The Government’s plans to reduce the tax take from higher earners will depend on how much the State gets in taxation this year, Finance Minister Michael Noonan has said, according to the Irish Examiner.
He denied that reducing income tax was a re-election ploy, adding the Government had “reasonable expectations of being re-elected”. He said as long as Fine Gael remains in power the changes demanded by the troika will continue, but said tax cuts were a method of creating jobs.
The higher rate of 41% income tax kicks in when wages reach €32,800.
“This is damaging job creation. We need to make work more worthwhile.
“As soon as we have the resources our first priority will be to widen the band of income tax so people can do overtime and take on extra work before getting into the higher rate”.
The Government had already cut tax to encourage tourism and even in the most difficult times they were prepared to reduce tax, he said. Mr Noonan did not reveal by how much he would widen the tax band other than “as much as I could”.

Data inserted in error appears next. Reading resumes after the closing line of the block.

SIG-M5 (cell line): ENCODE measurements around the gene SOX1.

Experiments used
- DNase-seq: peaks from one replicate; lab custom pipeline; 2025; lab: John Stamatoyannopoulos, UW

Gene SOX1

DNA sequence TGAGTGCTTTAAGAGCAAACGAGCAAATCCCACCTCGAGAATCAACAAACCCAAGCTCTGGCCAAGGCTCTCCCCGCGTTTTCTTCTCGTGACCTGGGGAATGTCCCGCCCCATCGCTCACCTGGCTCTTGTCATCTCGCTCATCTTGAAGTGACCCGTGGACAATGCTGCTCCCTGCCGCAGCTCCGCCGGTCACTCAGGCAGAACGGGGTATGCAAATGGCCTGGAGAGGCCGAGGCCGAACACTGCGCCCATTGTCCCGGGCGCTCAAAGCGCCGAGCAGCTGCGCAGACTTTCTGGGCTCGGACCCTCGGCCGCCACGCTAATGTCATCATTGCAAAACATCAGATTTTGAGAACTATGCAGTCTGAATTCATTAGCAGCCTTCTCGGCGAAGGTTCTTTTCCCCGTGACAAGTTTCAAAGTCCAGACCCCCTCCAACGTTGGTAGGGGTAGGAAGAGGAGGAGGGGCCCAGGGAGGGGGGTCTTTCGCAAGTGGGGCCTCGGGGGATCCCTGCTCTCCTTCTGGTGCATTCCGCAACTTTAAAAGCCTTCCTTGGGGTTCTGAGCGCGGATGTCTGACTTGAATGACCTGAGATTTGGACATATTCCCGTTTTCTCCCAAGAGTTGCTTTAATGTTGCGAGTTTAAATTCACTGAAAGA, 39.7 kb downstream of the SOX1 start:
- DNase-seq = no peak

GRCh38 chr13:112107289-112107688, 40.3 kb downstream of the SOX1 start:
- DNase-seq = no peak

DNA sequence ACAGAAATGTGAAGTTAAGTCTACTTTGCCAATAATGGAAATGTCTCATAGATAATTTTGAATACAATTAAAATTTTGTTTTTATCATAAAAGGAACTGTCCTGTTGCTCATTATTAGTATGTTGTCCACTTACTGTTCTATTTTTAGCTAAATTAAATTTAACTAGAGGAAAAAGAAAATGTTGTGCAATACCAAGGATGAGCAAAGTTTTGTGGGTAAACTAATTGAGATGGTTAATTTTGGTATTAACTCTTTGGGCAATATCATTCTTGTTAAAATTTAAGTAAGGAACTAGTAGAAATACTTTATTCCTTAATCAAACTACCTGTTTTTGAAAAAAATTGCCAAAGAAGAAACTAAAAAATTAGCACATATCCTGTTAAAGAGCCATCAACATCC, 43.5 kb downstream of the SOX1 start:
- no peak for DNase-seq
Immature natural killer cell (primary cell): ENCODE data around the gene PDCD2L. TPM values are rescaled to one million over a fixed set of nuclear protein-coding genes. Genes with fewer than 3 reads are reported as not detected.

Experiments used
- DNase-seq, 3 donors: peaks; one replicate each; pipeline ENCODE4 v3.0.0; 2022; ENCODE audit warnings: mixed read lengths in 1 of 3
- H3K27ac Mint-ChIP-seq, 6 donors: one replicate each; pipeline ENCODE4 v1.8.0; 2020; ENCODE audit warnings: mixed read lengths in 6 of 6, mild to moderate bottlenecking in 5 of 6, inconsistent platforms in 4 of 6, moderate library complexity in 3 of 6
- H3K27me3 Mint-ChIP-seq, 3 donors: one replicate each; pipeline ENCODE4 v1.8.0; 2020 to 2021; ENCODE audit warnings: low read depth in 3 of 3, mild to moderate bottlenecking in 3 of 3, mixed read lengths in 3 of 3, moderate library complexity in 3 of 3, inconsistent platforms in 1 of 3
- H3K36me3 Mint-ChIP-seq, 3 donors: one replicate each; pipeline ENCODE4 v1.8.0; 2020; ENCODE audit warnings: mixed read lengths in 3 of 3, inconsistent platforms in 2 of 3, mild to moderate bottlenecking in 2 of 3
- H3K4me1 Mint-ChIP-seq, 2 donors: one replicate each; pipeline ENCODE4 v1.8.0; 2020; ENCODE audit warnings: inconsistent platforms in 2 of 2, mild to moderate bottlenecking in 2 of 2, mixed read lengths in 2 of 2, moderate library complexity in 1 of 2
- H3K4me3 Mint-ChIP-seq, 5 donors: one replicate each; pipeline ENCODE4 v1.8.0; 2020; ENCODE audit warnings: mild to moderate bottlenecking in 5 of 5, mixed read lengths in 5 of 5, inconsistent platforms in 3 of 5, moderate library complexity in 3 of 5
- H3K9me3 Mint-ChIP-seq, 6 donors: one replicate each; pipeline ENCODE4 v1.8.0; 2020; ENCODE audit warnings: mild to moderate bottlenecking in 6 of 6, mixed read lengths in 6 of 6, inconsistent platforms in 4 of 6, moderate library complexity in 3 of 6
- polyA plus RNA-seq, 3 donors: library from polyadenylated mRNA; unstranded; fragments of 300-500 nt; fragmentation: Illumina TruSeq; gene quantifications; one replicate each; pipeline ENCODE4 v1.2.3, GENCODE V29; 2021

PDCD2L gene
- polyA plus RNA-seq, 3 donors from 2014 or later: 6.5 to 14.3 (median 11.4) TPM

It would depend on the resources, but the State is only six weeks into the budget for 2014, and if the economy grew faster than the 2% predicated in the budget it would give more room for tax changes, he said.
The finance minister, speaking at a conference organised by the OECD on “Europe at a crossroads”, said Ireland had been quite successful at attracting foreign direct investment.
He put this down to the corporate tax system which, he said, made no exceptions for companies and provided certainty for companies as the tax rates were written into law.
He added that Ireland was co-operating with the OECD on the base erosion and profit-shifting work — which could have implications for the country’s system, including the ‘double Irish’.
Ireland was also attractive because people were well educated and English- speaking, he said.
Dublin had also become a cross-cultural city, non-judgmental where different lifestyles were respected, and this was a big plus also, he added. Source: The Irish Examiner.